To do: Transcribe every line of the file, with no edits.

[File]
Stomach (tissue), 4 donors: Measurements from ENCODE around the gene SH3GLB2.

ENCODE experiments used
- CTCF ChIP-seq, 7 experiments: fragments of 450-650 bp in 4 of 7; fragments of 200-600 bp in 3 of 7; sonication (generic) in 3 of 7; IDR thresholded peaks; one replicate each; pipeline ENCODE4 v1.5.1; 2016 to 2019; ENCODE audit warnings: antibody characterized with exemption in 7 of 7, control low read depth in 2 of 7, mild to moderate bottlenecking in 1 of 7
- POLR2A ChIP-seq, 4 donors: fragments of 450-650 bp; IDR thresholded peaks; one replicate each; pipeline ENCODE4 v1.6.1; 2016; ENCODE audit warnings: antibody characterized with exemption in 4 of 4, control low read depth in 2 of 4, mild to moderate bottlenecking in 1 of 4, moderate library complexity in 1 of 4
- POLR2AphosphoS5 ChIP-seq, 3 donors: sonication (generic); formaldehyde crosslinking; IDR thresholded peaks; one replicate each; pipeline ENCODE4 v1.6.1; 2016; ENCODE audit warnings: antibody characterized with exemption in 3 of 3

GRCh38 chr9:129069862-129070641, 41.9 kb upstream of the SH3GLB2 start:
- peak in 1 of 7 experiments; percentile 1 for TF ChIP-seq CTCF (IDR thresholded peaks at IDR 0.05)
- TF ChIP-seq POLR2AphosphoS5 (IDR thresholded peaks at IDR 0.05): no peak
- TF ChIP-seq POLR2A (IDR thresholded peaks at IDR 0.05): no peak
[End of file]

Stomach (tissue), 4 donors: Measurements from ENCODE around the gene SH3GLB2.

ENCODE experiments used
- CTCF ChIP-seq, 7 experiments: fragments of 450-650 bp in 4 of 7; fragments of 200-600 bp in 3 of 7; sonication (generic) in 3 of 7; IDR thresholded peaks; one replicate each; pipeline ENCODE4 v1.5.1; 2016 to 2019; ENCODE audit warnings: antibody characterized with exemption in 7 of 7, control low read depth in 2 of 7, mild to moderate bottlenecking in 1 of 7
- POLR2A ChIP-seq, 4 donors: fragments of 450-650 bp; IDR thresholded peaks; one replicate each; pipeline ENCODE4 v1.6.1; 2016; ENCODE audit warnings: antibody characterized with exemption in 4 of 4, control low read depth in 2 of 4, mild to moderate bottlenecking in 1 of 4, moderate library complexity in 1 of 4
- POLR2AphosphoS5 ChIP-seq, 3 donors: sonication (generic); formaldehyde crosslinking; IDR thresholded peaks; one replicate each; pipeline ENCODE4 v1.6.1; 2016; ENCODE audit warnings: antibody characterized with exemption in 3 of 3

GRCh38 chr9:129069862-129070641, 41.9 kb upstream of the SH3GLB2 start:
- peak in 1 of 7 experiments; percentile 1 for TF ChIP-seq CTCF (IDR thresholded peaks at IDR 0.05)
- TF ChIP-seq POLR2AphosphoS5 (IDR thresholded peaks at IDR 0.05): no peak
- TF ChIP-seq POLR2A (IDR thresholded peaks at IDR 0.05): no peak